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3yr old granddaughter
sadsandra
Posted: Wednesday, July 2, 2014 2:44 PM
Joined: 12/31/2013
Posts: 1347


our 3yr old ggranddaughter is here for the summer she saw her poppop just 45 days ago she was his heart.  Now she won't go to him she says he acts different and is scared. She knows he's sick she was around everyday of her life until we moved .What do you say to a 3yr old
Iris L.
Posted: Wednesday, July 2, 2014 3:35 PM
Joined: 12/15/2011
Posts: 16855


Read her Maria Shriver's book, "What's Happening to Grandpa?"

Iris L.

Bjjca
Posted: Wednesday, July 2, 2014 3:42 PM
Joined: 4/29/2013
Posts: 1259


Yes, it's a wonderful book.
Jo C.
Posted: Wednesday, July 2, 2014 5:20 PM
Joined: 12/9/2011
Posts: 11564


While this book is a good one for children who are just a bit older, it will not be easily grasped by a three year old; it is still a bit over their heads.

 

I do not know what sort of behavior is putting your dear little granddaughter off; can you explain a bit more?  When specifically did she begin to exhibit this withdrawal from him?  Was it right from the first moments she was in your house, or was it after she sat on his lap or other such dynamic?  Could he have inadvertently hurt or scared her when she was alone with him?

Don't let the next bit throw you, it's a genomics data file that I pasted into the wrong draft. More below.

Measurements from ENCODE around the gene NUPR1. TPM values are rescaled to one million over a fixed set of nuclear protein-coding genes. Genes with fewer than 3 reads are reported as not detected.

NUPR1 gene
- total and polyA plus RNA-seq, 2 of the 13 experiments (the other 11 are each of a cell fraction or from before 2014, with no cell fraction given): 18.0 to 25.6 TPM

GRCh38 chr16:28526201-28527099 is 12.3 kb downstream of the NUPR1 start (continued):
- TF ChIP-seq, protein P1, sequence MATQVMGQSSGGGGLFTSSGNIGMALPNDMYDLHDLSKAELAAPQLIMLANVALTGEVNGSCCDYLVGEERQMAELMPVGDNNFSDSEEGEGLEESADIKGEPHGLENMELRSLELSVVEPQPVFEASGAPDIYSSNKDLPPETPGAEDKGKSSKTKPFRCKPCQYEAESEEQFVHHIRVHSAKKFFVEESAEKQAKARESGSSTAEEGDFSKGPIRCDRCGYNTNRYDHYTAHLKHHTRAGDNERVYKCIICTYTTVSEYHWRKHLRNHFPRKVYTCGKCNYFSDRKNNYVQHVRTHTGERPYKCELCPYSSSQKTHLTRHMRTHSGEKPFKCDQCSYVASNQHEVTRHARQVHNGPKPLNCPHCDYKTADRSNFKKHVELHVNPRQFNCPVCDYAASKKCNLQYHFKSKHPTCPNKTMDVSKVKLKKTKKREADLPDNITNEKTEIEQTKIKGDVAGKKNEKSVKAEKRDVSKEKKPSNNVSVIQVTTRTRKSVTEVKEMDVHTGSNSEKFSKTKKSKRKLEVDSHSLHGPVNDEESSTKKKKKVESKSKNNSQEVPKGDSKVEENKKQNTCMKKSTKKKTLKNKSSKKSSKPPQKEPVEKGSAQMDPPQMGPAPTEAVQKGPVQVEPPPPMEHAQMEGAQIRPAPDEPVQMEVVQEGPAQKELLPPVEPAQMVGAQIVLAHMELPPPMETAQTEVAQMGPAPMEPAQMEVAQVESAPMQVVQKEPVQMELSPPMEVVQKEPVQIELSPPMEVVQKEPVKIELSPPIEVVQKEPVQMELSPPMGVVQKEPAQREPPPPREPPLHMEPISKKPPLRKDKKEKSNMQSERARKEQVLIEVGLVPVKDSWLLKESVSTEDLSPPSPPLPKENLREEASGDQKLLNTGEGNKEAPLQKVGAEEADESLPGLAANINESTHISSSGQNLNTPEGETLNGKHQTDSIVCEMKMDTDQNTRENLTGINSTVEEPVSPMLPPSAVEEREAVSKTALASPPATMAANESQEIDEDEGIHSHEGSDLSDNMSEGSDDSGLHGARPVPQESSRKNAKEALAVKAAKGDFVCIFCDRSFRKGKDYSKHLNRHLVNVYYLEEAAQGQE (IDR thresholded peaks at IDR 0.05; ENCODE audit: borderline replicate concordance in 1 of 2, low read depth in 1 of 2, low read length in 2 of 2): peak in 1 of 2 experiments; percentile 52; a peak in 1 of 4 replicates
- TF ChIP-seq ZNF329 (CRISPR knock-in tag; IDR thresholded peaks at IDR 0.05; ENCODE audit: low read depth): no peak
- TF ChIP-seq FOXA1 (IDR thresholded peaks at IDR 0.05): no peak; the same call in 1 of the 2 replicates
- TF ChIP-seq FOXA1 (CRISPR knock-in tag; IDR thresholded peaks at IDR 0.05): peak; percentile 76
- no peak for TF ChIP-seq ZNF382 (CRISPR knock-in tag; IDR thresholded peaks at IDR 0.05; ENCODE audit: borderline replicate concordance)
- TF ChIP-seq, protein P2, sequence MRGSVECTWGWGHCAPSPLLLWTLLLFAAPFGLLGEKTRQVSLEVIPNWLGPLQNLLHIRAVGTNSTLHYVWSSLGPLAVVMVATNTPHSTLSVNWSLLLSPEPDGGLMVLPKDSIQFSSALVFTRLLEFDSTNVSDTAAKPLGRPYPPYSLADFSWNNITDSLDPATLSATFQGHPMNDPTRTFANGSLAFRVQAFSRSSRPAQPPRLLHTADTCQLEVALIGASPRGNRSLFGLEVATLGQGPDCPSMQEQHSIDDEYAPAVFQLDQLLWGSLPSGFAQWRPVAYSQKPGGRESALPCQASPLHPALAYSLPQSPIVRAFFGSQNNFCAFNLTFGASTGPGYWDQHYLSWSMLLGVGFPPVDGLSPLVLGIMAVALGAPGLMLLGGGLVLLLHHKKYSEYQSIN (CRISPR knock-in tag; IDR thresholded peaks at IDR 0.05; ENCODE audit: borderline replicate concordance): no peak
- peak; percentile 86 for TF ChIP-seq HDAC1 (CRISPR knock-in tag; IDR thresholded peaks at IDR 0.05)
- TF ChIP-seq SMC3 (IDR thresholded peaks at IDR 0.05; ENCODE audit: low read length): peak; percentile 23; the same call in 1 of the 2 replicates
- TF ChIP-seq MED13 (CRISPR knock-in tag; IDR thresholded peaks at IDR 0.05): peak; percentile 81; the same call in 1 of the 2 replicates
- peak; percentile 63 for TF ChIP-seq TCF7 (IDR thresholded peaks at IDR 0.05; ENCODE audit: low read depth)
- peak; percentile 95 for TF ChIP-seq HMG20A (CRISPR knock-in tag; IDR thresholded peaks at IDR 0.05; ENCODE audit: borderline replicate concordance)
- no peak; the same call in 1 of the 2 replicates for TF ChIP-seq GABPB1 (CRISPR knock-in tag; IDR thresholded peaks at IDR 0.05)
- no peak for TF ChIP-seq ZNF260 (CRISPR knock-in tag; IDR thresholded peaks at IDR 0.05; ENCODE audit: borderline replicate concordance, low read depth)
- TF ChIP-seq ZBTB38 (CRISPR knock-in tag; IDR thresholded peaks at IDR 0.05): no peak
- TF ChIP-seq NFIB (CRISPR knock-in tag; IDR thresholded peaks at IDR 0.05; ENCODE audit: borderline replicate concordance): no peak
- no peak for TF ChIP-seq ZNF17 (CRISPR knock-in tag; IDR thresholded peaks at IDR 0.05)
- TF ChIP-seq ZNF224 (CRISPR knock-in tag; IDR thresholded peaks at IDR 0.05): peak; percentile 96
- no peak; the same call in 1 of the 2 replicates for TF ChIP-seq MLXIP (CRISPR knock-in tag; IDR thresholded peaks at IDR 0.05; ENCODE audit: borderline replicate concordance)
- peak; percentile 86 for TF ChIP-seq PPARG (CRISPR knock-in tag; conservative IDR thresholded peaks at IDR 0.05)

I went back and read your Profile and there are some behavioral elements regarding your husband that seem to be a bit upsetting even for grownups, and little ones are certainly attuned to grown up behaviors even if they do not clearly understand them; I never underestimate their intuitiveness.  Your granddaughter, even though she is so tiny and only three years old, may be picking up some of these dynamics from your husband.  While she may not be able to define this in words, it may be making her feel very uncomfortable and perhaps even a little afraid.

 

When you look at your husband, what do you see "different" about his behavior?  Is he acting out a bit more?  Is he irritable at times, is his hygiene less than positive?  Is he rather threatening in some way, even if it is not directed at the little one?  You have described much about how he presents in your Profile, and I wonder if some of this is coming through?

 

I would suggest that you not force the issue, but let her stay with you.  If she is fearful, I would not force her to sit on his lap, to go and hug him, to leave her in a room alone with him, nor would I continue to encourage her to interact with Grandpa.  I'd let her find her own comfort zone.